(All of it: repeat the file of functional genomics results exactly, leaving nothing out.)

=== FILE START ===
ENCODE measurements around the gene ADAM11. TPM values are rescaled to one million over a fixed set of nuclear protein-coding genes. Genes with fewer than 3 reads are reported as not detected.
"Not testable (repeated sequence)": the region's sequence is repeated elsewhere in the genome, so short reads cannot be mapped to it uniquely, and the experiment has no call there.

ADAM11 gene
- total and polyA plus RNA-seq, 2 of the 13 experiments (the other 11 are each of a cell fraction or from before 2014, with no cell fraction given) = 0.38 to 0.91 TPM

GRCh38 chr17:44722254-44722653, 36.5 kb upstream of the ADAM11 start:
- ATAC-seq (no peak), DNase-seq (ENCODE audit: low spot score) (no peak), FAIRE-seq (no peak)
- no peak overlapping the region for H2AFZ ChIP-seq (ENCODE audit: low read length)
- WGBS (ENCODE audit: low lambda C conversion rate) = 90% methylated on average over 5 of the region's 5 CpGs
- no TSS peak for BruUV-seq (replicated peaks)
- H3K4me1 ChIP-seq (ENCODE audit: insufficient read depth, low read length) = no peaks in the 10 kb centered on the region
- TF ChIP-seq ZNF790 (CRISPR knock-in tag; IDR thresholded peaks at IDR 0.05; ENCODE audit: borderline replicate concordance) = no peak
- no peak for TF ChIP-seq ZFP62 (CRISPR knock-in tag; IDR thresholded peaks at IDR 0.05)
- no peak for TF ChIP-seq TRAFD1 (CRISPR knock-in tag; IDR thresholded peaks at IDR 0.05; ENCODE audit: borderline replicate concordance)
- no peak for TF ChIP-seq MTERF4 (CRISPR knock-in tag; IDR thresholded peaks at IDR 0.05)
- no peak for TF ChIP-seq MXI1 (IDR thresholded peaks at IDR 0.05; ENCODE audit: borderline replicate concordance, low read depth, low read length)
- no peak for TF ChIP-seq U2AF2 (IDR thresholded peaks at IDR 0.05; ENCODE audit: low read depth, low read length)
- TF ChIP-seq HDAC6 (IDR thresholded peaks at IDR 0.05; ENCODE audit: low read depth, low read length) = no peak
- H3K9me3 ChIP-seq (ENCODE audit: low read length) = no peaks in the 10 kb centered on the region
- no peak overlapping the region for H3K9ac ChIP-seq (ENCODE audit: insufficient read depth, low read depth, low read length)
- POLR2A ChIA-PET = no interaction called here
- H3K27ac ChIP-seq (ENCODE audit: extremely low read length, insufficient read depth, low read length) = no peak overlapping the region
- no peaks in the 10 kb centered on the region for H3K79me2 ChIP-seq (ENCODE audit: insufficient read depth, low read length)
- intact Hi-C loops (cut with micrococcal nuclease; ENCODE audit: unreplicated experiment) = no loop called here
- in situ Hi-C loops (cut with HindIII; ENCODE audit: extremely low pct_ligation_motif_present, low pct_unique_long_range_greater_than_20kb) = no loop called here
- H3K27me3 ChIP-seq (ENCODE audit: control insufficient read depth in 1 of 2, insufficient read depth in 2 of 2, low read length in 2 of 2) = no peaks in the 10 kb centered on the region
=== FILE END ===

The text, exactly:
ENCODE measurements around the gene ADAM11. TPM values are rescaled to one million over a fixed set of nuclear protein-coding genes. Genes with fewer than 3 reads are reported as not detected.
"Not testable (repeated sequence)": the region's sequence is repeated elsewhere in the genome, so short reads cannot be mapped to it uniquely, and the experiment has no call there.

ADAM11 gene
- total and polyA plus RNA-seq, 2 of the 13 experiments (the other 11 are each of a cell fraction or from before 2014, with no cell fraction given) = 0.38 to 0.91 TPM

GRCh38 chr17:44722254-44722653, 36.5 kb upstream of the ADAM11 start:
- ATAC-seq (no peak), DNase-seq (ENCODE audit: low spot score) (no peak), FAIRE-seq (no peak)
- no peak overlapping the region for H2AFZ ChIP-seq (ENCODE audit: low read length)
- WGBS (ENCODE audit: low lambda C conversion rate) = 90% methylated on average over 5 of the region's 5 CpGs
- no TSS peak for BruUV-seq (replicated peaks)
- H3K4me1 ChIP-seq (ENCODE audit: insufficient read depth, low read length) = no peaks in the 10 kb centered on the region
- TF ChIP-seq ZNF790 (CRISPR knock-in tag; IDR thresholded peaks at IDR 0.05; ENCODE audit: borderline replicate concordance) = no peak
- no peak for TF ChIP-seq ZFP62 (CRISPR knock-in tag; IDR thresholded peaks at IDR 0.05)
- no peak for TF ChIP-seq TRAFD1 (CRISPR knock-in tag; IDR thresholded peaks at IDR 0.05; ENCODE audit: borderline replicate concordance)
- no peak for TF ChIP-seq MTERF4 (CRISPR knock-in tag; IDR thresholded peaks at IDR 0.05)
- no peak for TF ChIP-seq MXI1 (IDR thresholded peaks at IDR 0.05; ENCODE audit: borderline replicate concordance, low read depth, low read length)
- no peak for TF ChIP-seq U2AF2 (IDR thresholded peaks at IDR 0.05; ENCODE audit: low read depth, low read length)
- TF ChIP-seq HDAC6 (IDR thresholded peaks at IDR 0.05; ENCODE audit: low read depth, low read length) = no peak
- H3K9me3 ChIP-seq (ENCODE audit: low read length) = no peaks in the 10 kb centered on the region
- no peak overlapping the region for H3K9ac ChIP-seq (ENCODE audit: insufficient read depth, low read depth, low read length)
- POLR2A ChIA-PET = no interaction called here
- H3K27ac ChIP-seq (ENCODE audit: extremely low read length, insufficient read depth, low read length) = no peak overlapping the region
- no peaks in the 10 kb centered on the region for H3K79me2 ChIP-seq (ENCODE audit: insufficient read depth, low read length)
- intact Hi-C loops (cut with micrococcal nuclease; ENCODE audit: unreplicated experiment) = no loop called here
- in situ Hi-C loops (cut with HindIII; ENCODE audit: extremely low pct_ligation_motif_present, low pct_unique_long_range_greater_than_20kb) = no loop called here
- H3K27me3 ChIP-seq (ENCODE audit: control insufficient read depth in 1 of 2, insufficient read depth in 2 of 2, low read length in 2 of 2) = no peaks in the 10 kb centered on the region